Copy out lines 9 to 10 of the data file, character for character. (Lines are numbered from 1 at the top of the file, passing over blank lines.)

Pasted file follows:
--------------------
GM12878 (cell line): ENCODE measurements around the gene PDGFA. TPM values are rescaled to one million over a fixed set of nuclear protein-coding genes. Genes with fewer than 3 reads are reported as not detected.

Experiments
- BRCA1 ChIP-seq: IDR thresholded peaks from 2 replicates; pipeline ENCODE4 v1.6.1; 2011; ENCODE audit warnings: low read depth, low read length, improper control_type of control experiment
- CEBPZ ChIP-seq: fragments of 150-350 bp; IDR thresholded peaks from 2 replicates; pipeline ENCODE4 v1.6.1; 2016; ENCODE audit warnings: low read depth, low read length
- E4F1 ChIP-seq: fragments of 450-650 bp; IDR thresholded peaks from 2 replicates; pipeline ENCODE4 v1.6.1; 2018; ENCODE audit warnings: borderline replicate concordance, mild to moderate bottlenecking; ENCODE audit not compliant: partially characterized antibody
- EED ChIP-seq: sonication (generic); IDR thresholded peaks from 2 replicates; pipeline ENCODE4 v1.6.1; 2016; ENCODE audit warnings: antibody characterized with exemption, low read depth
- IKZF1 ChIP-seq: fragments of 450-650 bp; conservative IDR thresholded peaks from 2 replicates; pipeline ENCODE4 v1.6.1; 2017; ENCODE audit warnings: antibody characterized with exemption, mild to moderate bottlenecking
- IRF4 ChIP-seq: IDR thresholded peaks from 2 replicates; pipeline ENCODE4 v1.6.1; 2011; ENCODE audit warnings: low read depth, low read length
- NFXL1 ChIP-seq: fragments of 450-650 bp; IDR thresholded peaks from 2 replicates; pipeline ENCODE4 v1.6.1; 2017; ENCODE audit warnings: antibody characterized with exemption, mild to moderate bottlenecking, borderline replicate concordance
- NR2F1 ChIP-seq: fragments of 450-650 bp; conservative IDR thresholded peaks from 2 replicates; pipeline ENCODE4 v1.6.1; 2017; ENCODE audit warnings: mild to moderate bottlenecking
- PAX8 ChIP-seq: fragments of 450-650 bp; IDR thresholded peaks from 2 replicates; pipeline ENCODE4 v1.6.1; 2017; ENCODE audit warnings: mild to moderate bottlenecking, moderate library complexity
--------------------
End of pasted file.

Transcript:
- NFXL1 ChIP-seq: fragments of 450-650 bp; IDR thresholded peaks from 2 replicates; pipeline ENCODE4 v1.6.1; 2017; ENCODE audit warnings: antibody characterized with exemption, mild to moderate bottlenecking, borderline replicate concordance
- NR2F1 ChIP-seq: fragments of 450-650 bp; conservative IDR thresholded peaks from 2 replicates; pipeline ENCODE4 v1.6.1; 2017; ENCODE audit warnings: mild to moderate bottlenecking